Showmanism, on at Bath’s Ustinov Studio until 10th December, is an exploration of the nature of stories, of theatre and of the human condition.
It starts with the words “I’m here” spoken perhaps from a speaker by a skull, and “by” Dickie Beau.
Who is Dickie Beau –surely not his real name? Google him and you won’t be any the wiser. He’s a shape-shifter and a chameleon, a mime and a mimic, an explorer and an exoticist. His solo show aims to break the “fourth wall”, that invisible barrier that separates performers from their audiences.
The first time I remember seeing an artist crash into that wall, feel his way along it, gently find a crack and prize it open as though it were a feat of extraordinary strength was seeing Ziggy Stardust, or was it Aladdin Sane? It was a discipline David Bowie had learned from Lindsay Kemp. It has lost none of its power.
Dickie Beau’s mesmerising solo show was commissioned by Deborah Warner, artistic director of the crucible that the Ustinov Studio has become. Showmanism comes at you from all angles, throwing ideas into the ether one after another after another, sometimes so fast that you can’t quite follow the lines, sometimes turning a blinding light onto something you thought you had seen before, but realise you really hadn’t.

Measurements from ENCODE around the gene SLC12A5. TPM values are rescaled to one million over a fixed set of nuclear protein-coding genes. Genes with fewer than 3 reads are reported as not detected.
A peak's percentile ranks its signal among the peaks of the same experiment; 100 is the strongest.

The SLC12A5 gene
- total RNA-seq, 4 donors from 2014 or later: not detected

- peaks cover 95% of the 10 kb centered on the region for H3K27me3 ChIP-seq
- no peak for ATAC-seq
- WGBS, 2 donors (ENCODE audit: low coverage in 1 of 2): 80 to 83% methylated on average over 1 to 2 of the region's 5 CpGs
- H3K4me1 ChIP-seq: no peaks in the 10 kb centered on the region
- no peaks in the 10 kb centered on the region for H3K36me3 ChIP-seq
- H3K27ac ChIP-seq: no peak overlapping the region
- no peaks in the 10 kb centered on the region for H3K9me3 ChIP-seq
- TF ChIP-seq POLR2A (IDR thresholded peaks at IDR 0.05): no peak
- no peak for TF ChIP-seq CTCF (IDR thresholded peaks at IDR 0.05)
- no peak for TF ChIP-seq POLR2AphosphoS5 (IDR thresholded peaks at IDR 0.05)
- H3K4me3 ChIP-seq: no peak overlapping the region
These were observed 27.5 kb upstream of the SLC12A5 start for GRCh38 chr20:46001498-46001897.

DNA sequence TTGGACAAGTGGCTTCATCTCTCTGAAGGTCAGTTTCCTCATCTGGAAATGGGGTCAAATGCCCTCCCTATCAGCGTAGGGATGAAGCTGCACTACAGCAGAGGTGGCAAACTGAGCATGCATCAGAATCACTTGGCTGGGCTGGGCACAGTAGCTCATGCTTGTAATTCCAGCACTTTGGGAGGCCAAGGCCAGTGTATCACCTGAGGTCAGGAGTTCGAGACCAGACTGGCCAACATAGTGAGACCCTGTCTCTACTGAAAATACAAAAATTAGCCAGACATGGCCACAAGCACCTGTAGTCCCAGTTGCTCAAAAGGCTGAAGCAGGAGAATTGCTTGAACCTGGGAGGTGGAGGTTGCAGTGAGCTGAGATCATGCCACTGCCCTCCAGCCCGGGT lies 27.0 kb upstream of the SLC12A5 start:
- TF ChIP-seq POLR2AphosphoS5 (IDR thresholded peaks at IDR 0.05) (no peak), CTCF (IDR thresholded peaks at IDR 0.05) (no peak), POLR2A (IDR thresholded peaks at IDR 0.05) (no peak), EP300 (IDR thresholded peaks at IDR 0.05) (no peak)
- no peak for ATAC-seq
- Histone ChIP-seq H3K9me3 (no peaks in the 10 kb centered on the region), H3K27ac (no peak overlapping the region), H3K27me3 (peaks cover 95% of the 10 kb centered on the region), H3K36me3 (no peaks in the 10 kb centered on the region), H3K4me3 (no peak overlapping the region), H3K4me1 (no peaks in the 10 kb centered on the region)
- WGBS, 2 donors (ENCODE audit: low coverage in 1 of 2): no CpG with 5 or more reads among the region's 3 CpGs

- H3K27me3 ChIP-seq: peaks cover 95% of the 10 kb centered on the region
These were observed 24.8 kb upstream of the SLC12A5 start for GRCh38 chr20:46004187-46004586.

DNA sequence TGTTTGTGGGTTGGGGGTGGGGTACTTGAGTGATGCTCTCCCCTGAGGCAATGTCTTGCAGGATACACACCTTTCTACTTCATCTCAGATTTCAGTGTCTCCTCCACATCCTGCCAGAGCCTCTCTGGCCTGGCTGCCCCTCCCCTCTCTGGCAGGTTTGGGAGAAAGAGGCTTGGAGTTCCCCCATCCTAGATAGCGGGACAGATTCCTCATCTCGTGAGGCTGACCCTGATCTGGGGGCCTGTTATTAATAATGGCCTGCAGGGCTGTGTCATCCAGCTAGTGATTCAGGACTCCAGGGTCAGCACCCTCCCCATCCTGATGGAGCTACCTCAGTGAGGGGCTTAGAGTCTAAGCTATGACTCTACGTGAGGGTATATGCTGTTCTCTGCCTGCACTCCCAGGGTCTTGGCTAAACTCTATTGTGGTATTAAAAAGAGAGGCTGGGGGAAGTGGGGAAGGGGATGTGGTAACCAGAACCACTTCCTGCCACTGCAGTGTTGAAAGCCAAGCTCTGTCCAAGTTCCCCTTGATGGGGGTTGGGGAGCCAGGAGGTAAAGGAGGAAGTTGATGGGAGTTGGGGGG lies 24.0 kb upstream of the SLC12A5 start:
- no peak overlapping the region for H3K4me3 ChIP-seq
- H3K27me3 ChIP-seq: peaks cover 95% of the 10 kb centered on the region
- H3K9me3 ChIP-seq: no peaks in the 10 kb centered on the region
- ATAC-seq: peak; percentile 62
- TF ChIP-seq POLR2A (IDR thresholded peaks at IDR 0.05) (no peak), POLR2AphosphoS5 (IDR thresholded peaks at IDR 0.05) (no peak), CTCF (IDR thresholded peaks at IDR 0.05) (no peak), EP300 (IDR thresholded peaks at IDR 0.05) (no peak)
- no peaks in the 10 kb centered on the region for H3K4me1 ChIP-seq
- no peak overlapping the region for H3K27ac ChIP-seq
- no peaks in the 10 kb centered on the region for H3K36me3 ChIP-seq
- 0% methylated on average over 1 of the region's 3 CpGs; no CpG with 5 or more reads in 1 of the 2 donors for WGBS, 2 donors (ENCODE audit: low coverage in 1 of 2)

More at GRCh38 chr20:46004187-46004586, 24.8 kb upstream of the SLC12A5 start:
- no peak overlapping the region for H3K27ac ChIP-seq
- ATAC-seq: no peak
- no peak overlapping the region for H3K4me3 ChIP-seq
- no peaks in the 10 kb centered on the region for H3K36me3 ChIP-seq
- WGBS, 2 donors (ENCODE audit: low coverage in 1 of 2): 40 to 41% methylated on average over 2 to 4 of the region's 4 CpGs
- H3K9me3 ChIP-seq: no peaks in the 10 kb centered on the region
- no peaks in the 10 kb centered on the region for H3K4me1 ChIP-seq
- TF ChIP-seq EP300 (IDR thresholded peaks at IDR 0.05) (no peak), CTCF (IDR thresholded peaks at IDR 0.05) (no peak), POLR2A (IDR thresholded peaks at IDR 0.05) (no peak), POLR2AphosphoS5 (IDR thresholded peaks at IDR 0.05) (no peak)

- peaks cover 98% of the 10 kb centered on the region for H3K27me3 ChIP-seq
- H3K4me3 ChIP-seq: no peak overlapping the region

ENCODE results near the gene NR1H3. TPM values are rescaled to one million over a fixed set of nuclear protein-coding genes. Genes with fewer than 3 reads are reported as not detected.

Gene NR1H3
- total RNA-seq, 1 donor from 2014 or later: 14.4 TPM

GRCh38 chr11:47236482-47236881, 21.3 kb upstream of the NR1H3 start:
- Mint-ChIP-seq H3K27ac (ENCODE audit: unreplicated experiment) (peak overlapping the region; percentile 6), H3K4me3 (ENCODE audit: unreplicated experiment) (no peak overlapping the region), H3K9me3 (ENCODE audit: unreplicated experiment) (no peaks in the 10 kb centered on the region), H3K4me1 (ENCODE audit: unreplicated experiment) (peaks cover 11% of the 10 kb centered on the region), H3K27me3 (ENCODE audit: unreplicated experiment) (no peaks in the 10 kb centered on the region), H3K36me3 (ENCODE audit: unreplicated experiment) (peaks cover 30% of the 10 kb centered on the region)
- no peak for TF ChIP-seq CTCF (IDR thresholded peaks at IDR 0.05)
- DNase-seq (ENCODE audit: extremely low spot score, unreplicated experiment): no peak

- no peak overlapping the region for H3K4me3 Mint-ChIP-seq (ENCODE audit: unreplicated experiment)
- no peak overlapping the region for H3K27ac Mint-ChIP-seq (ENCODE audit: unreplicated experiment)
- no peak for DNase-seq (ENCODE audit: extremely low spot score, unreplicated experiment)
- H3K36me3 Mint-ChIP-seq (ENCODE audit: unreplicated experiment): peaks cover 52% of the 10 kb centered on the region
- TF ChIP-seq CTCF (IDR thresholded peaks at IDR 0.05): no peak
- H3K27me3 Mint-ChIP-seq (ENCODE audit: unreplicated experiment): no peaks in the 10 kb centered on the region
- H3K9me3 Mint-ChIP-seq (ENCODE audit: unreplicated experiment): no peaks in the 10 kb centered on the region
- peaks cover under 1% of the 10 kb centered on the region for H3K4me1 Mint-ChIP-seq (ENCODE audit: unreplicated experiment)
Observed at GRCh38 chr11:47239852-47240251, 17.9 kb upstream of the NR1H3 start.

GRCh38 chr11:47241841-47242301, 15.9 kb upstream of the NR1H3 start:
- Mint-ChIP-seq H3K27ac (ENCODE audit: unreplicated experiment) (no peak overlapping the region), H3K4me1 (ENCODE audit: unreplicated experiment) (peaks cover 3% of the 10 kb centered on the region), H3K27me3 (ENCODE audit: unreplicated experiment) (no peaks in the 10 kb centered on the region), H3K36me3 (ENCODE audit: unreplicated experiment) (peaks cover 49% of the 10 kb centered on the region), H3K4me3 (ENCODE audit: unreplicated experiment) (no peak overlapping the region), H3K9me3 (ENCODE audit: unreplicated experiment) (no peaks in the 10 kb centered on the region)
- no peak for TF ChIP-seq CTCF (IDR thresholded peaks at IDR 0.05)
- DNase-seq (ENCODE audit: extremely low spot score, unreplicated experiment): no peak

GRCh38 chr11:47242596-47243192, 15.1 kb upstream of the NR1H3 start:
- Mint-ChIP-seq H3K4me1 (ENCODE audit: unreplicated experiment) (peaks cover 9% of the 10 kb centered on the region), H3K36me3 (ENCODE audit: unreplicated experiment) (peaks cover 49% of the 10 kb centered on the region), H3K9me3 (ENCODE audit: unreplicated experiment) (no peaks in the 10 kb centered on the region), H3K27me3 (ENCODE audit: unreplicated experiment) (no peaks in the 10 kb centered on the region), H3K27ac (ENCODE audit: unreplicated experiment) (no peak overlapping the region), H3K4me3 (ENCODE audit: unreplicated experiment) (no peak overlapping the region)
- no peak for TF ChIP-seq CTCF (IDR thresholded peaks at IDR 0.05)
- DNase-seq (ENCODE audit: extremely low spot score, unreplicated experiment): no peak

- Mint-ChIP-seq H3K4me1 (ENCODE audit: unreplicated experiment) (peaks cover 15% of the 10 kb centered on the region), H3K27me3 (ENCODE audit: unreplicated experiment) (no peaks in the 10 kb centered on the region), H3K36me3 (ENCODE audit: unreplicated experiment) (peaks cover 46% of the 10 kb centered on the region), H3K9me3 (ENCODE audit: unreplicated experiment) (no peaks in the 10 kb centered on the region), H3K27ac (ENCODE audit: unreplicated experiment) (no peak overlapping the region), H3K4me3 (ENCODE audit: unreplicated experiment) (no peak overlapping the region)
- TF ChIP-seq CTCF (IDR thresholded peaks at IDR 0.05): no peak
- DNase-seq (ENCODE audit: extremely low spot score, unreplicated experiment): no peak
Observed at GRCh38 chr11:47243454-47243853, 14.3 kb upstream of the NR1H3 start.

The commission was to celebrate the history of theatre in all its forms, a big ask and a revelatory response.
The “set” has a dais, a bath, an apple tree, a spade, a typewriter, a spaceman’s helmet, an old tape recorder, a toaster, a sword (hidden), a ladder, a large trunk, a chair and more. All are used, along with a huge pop-up book that manages to explain the mysteries of the Greek amphitheatre and its acoustics.
The performer, as well as lip-syncing the words of voice coach Patsy Rodenburg, American ethnobotanist and mystic Terence McKenna, famously indiscreet actor Ian McKellen (whose recollections of Oberammergau are the heartbreak of the show), opera director Peter Sellars, Greek actress Mimi Denissi, Spitting Image impersonator Steve Nallon, drag historian Joe E Jeffries, actor Fiona Shaw, poet Ram Dass and critic, writer and teacher Rupert Christiansen, whose conversations with Beau form the skeleton of what he calls “a transubstantial pageant.”
All that is to say that the show is largely indescribable, endlessly challenging, ephemeral, memorable and completely extraordinary. You won’t have seen anything like it, but if you miss it, it will be one of those lasting theatrical regrets.
Photographs by Sarah Ainslie